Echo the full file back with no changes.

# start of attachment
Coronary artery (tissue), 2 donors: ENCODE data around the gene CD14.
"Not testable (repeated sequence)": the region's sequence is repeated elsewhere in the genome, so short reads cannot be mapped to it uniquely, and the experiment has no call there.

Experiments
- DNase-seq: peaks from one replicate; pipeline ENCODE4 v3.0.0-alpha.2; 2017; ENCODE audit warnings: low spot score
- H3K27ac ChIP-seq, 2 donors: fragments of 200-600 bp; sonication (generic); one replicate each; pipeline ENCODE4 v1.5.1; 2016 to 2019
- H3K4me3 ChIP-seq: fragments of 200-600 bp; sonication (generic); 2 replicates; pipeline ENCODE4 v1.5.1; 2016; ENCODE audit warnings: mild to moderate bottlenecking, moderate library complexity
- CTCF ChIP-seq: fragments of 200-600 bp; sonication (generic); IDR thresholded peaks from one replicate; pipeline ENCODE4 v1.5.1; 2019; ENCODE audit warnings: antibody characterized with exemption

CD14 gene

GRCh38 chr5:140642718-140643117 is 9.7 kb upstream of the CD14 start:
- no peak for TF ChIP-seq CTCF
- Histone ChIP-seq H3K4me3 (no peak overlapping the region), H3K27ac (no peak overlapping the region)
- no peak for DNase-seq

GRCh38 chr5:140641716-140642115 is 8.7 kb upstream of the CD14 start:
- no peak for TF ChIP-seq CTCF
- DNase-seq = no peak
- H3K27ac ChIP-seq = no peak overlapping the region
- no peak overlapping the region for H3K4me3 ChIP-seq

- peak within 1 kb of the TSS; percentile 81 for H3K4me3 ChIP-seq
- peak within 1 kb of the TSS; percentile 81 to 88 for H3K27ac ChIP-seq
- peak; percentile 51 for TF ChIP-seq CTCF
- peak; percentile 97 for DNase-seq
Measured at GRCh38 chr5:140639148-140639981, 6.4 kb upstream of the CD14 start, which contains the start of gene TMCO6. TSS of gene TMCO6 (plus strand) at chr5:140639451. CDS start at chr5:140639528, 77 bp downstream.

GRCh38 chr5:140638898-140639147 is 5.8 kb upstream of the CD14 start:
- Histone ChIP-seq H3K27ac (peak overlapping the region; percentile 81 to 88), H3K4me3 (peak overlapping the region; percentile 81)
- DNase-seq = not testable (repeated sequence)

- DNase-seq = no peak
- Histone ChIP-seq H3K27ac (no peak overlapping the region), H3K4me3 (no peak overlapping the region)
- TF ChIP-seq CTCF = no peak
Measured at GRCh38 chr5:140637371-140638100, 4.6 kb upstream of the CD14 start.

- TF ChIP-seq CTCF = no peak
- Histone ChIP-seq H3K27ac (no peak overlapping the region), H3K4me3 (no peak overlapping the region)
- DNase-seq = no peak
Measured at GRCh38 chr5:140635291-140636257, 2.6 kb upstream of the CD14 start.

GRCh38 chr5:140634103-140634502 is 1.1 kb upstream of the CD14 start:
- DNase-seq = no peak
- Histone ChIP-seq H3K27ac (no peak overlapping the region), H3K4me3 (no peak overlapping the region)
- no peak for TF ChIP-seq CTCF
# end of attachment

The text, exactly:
Coronary artery (tissue), 2 donors: ENCODE data around the gene CD14.
"Not testable (repeated sequence)": the region's sequence is repeated elsewhere in the genome, so short reads cannot be mapped to it uniquely, and the experiment has no call there.

Experiments
- DNase-seq: peaks from one replicate; pipeline ENCODE4 v3.0.0-alpha.2; 2017; ENCODE audit warnings: low spot score
- H3K27ac ChIP-seq, 2 donors: fragments of 200-600 bp; sonication (generic); one replicate each; pipeline ENCODE4 v1.5.1; 2016 to 2019
- H3K4me3 ChIP-seq: fragments of 200-600 bp; sonication (generic); 2 replicates; pipeline ENCODE4 v1.5.1; 2016; ENCODE audit warnings: mild to moderate bottlenecking, moderate library complexity
- CTCF ChIP-seq: fragments of 200-600 bp; sonication (generic); IDR thresholded peaks from one replicate; pipeline ENCODE4 v1.5.1; 2019; ENCODE audit warnings: antibody characterized with exemption

CD14 gene

GRCh38 chr5:140642718-140643117 is 9.7 kb upstream of the CD14 start:
- no peak for TF ChIP-seq CTCF
- Histone ChIP-seq H3K4me3 (no peak overlapping the region), H3K27ac (no peak overlapping the region)
- no peak for DNase-seq

GRCh38 chr5:140641716-140642115 is 8.7 kb upstream of the CD14 start:
- no peak for TF ChIP-seq CTCF
- DNase-seq = no peak
- H3K27ac ChIP-seq = no peak overlapping the region
- no peak overlapping the region for H3K4me3 ChIP-seq

- peak within 1 kb of the TSS; percentile 81 for H3K4me3 ChIP-seq
- peak within 1 kb of the TSS; percentile 81 to 88 for H3K27ac ChIP-seq
- peak; percentile 51 for TF ChIP-seq CTCF
- peak; percentile 97 for DNase-seq
Measured at GRCh38 chr5:140639148-140639981, 6.4 kb upstream of the CD14 start, which contains the start of gene TMCO6. TSS of gene TMCO6 (plus strand) at chr5:140639451. CDS start at chr5:140639528, 77 bp downstream.

GRCh38 chr5:140638898-140639147 is 5.8 kb upstream of the CD14 start:
- Histone ChIP-seq H3K27ac (peak overlapping the region; percentile 81 to 88), H3K4me3 (peak overlapping the region; percentile 81)
- DNase-seq = not testable (repeated sequence)

- DNase-seq = no peak
- Histone ChIP-seq H3K27ac (no peak overlapping the region), H3K4me3 (no peak overlapping the region)
- TF ChIP-seq CTCF = no peak
Measured at GRCh38 chr5:140637371-140638100, 4.6 kb upstream of the CD14 start.

- TF ChIP-seq CTCF = no peak
- Histone ChIP-seq H3K27ac (no peak overlapping the region), H3K4me3 (no peak overlapping the region)
- DNase-seq = no peak
Measured at GRCh38 chr5:140635291-140636257, 2.6 kb upstream of the CD14 start.

GRCh38 chr5:140634103-140634502 is 1.1 kb upstream of the CD14 start:
- DNase-seq = no peak
- Histone ChIP-seq H3K27ac (no peak overlapping the region), H3K4me3 (no peak overlapping the region)
- no peak for TF ChIP-seq CTCF